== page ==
“I think the Beige Book probably just added to a weak tape in a low volume environment,” Larson said.
“In addition to commodity weakness you also have the 10-year under 2 (percent),” he said. “Under 2, it does tend to lend to a little more pessimism. “
Treasury yields traded lower, with the 10-year yield at 1.98 percent, falling below 2 percent for the first time since Oct. 5. The 2-year yieldfell to 0.57 percent.
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The U.S. dollar traded more than half a percent lower against major world currencies, with the euro higher above $1.14 and the yen at 118.86 yen against the dollar.
Crude pared losses to settle down 2 cents, at $46.64 a barrel.
Stocks traded mixed in the open, with the S&P 500 near the flatline and the Nasdaq composite higher, while the Dow Jones industrial average was negative.
“The market was very overbought and we’re due to pull back,” said Adam Sarhan, CEO of Sarhan Capital. “Earnings expectations have been ratcheted down so many times that the barriers (shouldn’t be) very hard for them to beat.”
Following JPMorgan‘s disappointing results late Tuesday, Bank of America reported earnings that beat analysts’ expectations. Meanwhile, BlackRock said its third-quarter profits fell 8 percent.
Wells Fargo also reported earnings that beat expectations.
“The market’s looking for any positives to come out of these earnings,” said JJ Kinahan, chief strategist at TD Ameritrade.
“We have Netflix later,” he said. “That one is going to be sort of interesting later. Can they continue their great growth and give us a bit of insight into what is going on worldwide?”
The video-streaming giant is scheduled to release results after the close. Citigroup and Goldman Sachs earnings are slated for Thursday before the bell.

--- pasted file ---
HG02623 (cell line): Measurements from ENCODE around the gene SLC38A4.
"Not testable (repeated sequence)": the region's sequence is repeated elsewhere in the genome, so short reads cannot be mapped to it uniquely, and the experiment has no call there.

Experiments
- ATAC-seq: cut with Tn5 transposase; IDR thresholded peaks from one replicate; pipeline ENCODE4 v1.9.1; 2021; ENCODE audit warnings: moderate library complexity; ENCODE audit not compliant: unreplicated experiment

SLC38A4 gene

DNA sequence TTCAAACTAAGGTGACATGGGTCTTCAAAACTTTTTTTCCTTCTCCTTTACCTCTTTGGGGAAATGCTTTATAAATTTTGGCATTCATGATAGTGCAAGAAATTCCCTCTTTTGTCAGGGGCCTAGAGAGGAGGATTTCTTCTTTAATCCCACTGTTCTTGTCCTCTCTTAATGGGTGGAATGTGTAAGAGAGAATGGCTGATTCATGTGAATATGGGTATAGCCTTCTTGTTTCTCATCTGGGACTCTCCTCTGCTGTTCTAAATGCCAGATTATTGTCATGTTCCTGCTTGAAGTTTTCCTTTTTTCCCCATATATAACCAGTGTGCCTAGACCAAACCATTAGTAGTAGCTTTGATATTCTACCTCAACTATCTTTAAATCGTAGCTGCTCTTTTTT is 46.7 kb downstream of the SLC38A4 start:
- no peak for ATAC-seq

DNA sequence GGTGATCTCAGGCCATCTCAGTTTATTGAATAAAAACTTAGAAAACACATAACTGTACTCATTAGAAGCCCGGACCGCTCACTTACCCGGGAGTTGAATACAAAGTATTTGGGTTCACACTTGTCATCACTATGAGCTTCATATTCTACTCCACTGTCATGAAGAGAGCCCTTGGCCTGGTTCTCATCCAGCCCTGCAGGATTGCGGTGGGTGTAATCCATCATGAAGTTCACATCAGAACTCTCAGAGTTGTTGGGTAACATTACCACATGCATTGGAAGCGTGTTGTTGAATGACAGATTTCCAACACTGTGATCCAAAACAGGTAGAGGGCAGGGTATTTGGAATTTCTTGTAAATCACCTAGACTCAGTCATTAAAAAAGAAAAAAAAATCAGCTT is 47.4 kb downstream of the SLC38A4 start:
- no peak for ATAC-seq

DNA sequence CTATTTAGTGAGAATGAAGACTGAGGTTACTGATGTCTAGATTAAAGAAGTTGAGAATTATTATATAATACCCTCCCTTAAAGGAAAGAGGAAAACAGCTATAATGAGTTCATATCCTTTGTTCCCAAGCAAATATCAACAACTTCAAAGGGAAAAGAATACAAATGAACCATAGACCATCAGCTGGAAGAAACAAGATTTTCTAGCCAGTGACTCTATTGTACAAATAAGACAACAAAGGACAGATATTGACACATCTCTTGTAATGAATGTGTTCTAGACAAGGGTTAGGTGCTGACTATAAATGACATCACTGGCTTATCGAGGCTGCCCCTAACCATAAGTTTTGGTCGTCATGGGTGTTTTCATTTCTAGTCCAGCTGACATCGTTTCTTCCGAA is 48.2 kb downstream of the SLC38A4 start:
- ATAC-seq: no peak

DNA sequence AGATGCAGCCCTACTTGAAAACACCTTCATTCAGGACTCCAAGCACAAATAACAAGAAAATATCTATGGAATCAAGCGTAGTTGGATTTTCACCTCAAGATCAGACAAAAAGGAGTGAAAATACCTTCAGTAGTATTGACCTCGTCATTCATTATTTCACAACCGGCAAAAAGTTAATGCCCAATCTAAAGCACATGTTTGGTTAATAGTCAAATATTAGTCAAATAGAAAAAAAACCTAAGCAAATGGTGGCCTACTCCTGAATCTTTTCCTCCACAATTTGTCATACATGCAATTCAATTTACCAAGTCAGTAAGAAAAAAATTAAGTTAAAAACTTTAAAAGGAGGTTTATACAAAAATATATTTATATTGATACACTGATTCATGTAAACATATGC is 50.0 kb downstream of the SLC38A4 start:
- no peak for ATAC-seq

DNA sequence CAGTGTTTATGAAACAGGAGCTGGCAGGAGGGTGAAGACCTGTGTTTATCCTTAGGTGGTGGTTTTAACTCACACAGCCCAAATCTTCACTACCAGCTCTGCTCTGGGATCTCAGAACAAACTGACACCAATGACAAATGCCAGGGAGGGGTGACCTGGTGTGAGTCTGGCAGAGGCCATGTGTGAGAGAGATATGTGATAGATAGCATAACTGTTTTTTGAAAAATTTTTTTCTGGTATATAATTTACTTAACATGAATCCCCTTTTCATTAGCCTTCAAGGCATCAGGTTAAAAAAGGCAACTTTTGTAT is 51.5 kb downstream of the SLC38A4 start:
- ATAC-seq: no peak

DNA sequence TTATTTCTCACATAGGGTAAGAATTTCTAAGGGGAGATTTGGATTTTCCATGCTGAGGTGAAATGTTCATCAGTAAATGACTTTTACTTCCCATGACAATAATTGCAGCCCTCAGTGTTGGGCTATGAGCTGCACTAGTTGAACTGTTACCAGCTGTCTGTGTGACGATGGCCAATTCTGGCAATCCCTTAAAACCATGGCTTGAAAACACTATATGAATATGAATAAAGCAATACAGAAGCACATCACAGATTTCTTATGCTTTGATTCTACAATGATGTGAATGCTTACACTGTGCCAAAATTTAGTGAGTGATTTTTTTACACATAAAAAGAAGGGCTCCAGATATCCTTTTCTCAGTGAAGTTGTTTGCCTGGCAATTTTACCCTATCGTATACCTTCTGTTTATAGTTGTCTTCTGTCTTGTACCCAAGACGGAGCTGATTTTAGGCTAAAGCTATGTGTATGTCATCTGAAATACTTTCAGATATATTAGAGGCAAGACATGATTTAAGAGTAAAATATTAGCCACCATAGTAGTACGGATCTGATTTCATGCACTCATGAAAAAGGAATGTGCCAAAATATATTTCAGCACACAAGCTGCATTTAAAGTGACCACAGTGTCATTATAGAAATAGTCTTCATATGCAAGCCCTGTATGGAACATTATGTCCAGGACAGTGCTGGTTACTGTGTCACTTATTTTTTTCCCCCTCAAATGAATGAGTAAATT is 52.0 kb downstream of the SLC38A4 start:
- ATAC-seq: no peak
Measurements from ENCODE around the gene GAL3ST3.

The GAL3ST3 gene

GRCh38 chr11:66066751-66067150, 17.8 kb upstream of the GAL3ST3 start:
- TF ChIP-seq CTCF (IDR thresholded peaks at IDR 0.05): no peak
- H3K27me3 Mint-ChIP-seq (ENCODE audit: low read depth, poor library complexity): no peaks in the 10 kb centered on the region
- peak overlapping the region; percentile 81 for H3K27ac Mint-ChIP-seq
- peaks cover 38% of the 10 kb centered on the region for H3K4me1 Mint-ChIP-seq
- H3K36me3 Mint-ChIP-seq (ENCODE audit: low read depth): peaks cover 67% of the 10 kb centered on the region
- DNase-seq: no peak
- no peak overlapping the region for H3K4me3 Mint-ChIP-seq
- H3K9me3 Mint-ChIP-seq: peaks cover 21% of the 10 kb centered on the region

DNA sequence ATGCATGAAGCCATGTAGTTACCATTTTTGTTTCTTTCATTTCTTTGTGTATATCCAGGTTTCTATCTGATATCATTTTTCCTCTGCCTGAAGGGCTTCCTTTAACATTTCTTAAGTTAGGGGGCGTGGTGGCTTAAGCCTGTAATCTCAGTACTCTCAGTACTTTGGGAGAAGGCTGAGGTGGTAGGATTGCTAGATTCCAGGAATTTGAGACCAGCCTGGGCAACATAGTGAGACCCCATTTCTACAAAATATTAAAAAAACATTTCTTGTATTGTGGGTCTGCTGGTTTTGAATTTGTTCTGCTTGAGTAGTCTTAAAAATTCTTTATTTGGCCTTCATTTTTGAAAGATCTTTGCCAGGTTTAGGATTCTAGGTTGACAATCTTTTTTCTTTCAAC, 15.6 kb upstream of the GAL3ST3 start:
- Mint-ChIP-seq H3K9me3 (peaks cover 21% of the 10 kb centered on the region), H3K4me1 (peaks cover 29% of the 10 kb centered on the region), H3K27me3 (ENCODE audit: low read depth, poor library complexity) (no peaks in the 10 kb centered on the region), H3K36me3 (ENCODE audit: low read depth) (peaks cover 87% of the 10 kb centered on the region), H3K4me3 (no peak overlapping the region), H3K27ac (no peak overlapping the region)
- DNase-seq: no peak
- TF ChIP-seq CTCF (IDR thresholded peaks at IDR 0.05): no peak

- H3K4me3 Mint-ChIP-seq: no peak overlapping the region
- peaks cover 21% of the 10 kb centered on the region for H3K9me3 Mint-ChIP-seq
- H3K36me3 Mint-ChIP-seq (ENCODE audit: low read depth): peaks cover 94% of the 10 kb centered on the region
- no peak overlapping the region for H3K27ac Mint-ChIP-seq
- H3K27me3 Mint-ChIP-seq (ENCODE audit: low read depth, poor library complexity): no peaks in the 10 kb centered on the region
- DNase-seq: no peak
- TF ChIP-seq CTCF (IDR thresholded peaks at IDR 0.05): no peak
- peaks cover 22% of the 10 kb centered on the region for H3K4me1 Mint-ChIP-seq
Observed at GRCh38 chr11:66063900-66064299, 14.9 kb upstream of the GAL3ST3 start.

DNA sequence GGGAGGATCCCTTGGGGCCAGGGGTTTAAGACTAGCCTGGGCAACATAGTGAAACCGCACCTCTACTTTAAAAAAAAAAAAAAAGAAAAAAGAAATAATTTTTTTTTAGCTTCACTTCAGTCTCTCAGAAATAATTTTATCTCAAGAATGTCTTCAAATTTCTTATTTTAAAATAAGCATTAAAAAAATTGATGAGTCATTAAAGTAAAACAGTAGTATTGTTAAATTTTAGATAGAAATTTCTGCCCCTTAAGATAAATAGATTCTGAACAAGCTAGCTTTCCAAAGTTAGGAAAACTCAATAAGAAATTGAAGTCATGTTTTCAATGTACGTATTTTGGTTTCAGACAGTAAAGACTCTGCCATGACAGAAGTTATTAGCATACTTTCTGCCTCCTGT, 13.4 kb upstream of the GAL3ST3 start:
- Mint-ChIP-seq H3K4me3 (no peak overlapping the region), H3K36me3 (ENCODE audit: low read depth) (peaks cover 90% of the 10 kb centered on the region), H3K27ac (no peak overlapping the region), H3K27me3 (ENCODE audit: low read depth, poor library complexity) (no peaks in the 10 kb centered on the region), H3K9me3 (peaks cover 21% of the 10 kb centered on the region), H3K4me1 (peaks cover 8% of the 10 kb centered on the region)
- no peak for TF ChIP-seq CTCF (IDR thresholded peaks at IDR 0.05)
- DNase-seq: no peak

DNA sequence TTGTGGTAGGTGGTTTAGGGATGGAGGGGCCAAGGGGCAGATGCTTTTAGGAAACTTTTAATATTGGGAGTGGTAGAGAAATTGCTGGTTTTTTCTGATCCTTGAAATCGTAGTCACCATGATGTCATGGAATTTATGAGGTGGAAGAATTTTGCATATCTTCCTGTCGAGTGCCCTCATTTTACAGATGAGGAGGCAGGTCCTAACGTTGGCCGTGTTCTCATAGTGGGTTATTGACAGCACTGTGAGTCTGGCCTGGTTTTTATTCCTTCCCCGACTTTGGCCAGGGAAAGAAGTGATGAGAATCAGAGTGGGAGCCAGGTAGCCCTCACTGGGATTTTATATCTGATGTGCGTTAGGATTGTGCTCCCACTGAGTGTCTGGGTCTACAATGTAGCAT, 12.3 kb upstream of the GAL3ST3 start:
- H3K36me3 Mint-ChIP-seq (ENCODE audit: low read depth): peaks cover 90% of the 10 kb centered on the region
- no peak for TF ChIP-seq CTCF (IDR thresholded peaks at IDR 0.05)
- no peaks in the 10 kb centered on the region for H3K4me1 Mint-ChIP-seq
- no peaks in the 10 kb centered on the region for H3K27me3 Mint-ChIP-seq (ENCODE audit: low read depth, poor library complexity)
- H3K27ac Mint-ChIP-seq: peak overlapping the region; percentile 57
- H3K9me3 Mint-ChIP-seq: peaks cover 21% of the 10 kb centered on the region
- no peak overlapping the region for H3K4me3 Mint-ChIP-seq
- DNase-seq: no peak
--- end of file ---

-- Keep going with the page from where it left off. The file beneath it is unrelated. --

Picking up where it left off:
Overseas, equities were lower after weaker-than-expected Chinese inflation data added to concerns about the health of the world’s second-biggest economy.
China’s consumer price index (CPI) rose 1.6 percent in September from a year earlier, against forecasts of a 1.8 percent rise from a Reuters poll and following August’s 2 percent gain.
China’s share markets slid into negative territory in the afternoon trading session, with the Shanghai Composite down nearly 1 percent. Major indices in Europe closed lower, with the DAX off more than 1 percent.
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In afternoon trade, the Dow Jones Industrial Average declined 153 points, or 0.88 percent, at 16,930, with Wal-Mart and Boeing the greatest decliners and Intel leading advancers.
The S&P 500 traded down 8 points, or 0.42 percent, at 1,995, with consumer staples leading seven sectors lower and materials the greatest advancer.
The Nasdaq traded down 9 points, or 0.2 percent, at 4,786.
The CBOE Volatility index (VIX), widely considered as the best gauge for volatility, traded below 18.
Decliners were a step ahead of advancers on the New York Stock Exchange, with an exchange volume of 552 million and a composite volume of nearly 2.7 billion.
On tap this week:
Earnings: Netflix
Earnings: Citigroup, Goldman Sachs, UnitedHealth, US Bancorp, Schlumberger, Mattel, Advanced Micro Devices, Philip Morris, BB&T, Blackstone, Charles Schwab, WD-40
8:30 am: Consumer price index
8:30 am: Jobless claims
8:30 am: Empire State manufacturing survey
10:00 am: Philadelphia Fed business outlook survey
10:30 am: Natural gas inventories
10:30 am: New York Fed President William Dudley speaks
11:00 am: Oil inventories
Earnings: GE, Honeywell, Comerica, Kansas City Southern, SunTrust
9:15 am: Industrial production
10:00 am: JOLTS
10:00 am: Consumer sentiment
10:00 am: Atlanta Fed business inflation expectations
1:00 pm: Oil rig count
4:00 pm: Treasury International Capital